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TimThumb is a script that makes it possible to resize images ‘on the fly’. This form of 'image resizing' script is very popular and people know TimThumb mostly from the WordPress world. So, many WordPress themes use this software to make image resizing possible.
Unfortunately, we noticed that many WordPress sites still use a theme with an old, vulnerable version of TimThumb.
The vulnerability had already been reported in 2011, and the author of the script had written an extensive blog post about it.
For the sake of clarity: this vulnerability has nothing to do with the security and stability of WordPress itself. TimThumb is not a part of the WordPress core. It is an independent script that is often used in WordPress themes developed by third parties.
Because of this vulnerability, including and uploading scripts on the server (and executing them) is made very easy. It allows hackers to upload scripts that may compromise the security of your hosting account and cause severe damage.
This vulnerability is caused by the fact that the script supports external file inclusion. In other words, it is not only local images that can be processed, but also external ones.
The URL below is an example of how TimThumb is normally called:
The input control is rather superficial and is performed only on parts of the URL and not on the entire URL. The script checks if the domain name of the external image is included in the list of white-listed sites. This list includes, among others, the following white-listed domain names:
However, it is very easy to pass the check if you create a URL that includes one of these white-listed domain names. The following URL is a hypothetical example of a supposedly secure URL:
The content of the external file (in this case “hack.php”) is not immediately executed; it is included in the associated cache directory. If the uploaded file is an image, it is instantly displayed from the cache. And if the file is not an image, you get an error message indicating the location of the file. The error message can look like this:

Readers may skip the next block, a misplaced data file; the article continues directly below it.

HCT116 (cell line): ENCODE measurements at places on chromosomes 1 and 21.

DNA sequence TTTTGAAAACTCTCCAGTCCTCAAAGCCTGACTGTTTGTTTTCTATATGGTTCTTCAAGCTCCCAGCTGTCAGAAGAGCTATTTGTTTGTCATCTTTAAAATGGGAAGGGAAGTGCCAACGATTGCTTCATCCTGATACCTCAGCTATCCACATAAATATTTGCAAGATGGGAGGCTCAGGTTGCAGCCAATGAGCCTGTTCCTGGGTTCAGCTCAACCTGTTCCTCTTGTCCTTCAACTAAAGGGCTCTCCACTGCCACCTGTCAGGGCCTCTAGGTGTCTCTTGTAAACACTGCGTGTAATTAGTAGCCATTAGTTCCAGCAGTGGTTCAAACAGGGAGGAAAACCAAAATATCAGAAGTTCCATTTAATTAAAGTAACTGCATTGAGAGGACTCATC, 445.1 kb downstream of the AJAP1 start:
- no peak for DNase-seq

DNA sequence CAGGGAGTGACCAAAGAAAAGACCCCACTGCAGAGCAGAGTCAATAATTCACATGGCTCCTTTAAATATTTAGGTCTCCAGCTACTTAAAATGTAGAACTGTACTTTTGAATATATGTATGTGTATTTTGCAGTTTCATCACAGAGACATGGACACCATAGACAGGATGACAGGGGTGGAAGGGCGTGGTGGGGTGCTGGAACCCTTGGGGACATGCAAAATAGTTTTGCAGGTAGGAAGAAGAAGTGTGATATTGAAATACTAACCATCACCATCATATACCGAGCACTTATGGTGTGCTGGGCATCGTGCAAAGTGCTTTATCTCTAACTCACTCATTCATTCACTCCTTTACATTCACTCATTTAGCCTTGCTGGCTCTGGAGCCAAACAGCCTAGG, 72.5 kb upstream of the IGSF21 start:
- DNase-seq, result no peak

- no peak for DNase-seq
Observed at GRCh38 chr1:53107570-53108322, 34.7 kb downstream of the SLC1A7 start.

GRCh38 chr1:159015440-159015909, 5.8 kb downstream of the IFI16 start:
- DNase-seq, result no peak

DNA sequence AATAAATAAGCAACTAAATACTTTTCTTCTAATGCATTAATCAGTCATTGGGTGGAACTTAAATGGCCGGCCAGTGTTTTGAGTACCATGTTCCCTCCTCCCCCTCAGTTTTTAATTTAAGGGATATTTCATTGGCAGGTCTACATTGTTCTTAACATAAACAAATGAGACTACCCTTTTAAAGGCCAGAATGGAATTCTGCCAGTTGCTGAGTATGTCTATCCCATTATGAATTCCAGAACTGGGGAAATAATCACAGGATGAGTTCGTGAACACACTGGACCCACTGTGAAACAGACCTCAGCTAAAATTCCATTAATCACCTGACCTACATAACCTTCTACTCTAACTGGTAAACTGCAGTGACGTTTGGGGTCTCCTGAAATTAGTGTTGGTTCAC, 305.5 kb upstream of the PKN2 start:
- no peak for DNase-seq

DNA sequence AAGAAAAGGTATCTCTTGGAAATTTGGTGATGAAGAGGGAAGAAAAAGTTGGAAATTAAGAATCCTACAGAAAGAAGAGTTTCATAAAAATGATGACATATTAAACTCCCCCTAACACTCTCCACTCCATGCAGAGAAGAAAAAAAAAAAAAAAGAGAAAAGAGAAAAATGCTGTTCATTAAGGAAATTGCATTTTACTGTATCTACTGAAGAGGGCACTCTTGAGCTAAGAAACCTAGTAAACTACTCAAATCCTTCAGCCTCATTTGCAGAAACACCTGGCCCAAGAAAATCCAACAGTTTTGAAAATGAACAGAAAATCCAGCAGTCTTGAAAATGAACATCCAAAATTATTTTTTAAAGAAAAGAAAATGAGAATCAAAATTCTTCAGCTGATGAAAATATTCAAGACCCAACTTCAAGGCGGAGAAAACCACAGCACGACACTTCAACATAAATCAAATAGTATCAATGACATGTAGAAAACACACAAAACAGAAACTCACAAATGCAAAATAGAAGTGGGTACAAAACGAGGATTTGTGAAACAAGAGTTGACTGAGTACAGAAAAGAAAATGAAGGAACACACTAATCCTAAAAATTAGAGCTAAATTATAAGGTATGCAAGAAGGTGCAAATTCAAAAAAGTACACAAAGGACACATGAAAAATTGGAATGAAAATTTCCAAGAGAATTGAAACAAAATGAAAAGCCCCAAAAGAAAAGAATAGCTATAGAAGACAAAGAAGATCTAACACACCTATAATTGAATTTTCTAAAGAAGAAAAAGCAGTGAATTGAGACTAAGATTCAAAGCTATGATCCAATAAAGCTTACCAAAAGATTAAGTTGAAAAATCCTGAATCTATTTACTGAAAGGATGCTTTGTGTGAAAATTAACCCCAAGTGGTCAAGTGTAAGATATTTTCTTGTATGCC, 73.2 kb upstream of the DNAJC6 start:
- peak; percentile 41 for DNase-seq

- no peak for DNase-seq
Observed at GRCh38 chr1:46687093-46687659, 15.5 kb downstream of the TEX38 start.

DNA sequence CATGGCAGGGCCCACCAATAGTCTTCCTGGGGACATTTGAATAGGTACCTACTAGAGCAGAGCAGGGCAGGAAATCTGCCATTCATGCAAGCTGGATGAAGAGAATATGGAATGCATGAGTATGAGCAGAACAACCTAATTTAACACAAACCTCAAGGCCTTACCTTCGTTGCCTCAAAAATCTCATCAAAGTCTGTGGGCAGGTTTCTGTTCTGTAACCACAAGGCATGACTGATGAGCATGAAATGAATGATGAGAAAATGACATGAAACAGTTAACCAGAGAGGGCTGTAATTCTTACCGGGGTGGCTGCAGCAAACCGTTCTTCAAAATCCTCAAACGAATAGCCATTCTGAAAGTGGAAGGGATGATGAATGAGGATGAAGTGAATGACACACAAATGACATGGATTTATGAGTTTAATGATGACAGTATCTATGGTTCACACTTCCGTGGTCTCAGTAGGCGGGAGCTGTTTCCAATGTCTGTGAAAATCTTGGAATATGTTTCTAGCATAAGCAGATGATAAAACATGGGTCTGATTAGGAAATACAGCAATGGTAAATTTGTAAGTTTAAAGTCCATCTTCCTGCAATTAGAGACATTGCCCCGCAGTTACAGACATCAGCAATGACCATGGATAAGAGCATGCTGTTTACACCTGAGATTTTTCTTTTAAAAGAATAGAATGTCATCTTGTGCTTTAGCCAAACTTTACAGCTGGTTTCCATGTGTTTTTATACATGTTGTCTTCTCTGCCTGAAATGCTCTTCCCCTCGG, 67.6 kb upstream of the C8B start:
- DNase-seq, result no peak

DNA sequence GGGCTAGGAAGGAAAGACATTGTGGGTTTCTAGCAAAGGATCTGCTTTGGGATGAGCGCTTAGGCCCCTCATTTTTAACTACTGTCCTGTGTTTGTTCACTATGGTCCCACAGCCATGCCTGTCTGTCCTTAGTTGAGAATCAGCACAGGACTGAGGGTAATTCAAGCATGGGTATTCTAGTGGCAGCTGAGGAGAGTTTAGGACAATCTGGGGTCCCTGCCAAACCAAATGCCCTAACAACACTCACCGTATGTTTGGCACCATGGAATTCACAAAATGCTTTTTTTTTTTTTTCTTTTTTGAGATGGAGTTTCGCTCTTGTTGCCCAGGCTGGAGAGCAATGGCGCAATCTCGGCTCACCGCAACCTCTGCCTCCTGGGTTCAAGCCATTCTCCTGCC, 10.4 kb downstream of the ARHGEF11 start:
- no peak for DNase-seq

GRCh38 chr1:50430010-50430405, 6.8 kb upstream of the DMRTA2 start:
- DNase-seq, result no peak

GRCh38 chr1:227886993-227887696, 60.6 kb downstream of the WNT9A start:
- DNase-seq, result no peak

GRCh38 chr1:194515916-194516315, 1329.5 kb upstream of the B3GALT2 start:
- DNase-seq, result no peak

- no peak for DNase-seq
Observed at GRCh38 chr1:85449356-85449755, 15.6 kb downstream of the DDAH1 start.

Unable to open image: /var/www/wp-content/themes/your-theme/lib/scripts/cache/07ae62439acc0e284d9d706b55fabb36.php
The fact that the script displays the location of the file just like this makes it very easy to execute the hack.php script. All hackers need to do to hack the account is execute the URL below.
The consequences of this vulnerability can be severe. When hackers upload PHP scripts, they can easily take control and read and edit your files. The underlying database is no longer secure either, since the database data can be easily accessed thanks to the configuration file.
What do hackers usually do?
Not all WordPress installations are vulnerable. Only installations with themes using an old version of TimThumb are.
All TimThumb versions older than 2.8.2 are vulnerable and should be upgraded as soon as possible. You will find all the necessary information on http://code.google.com/p/timthumb/. For the latest version of the TimThumb script, please visit http://timthumb.googlecode.com/svn/trunk/timthumb.php.
A convenient WordPress plugin is available that checks your installation for the vulnerability. Not only does it search for older versions of TimThumb, but it also searches for files that hackers may have included in the cache directory.
Another possible fix is to empty the list of white-listed external sites. This list looks like this:
$allowedSites = array (
All you need to do is replace this bit of code with the following:
$allowedSites = array ();
Although emptying the list of white-listed sites can be an easy solution, upgrading to the latest version of TimThumb is extremely important. Creators of WordPress themes who used it have most probably already published updates using the latest version of the script. So, an update of your themes may help too.
Although this is not breaking news, we still notice that many sites feature themes using an older version of TimThumb. And even though this vulnerability has nothing to do with WordPress itself, it is mainly WordPress installations that are hacked through it. So, we advise you to upgrade your themes as soon as possible and to check if they use an old version of TimThumb. Make sure that your version is not older than 2.8.2.
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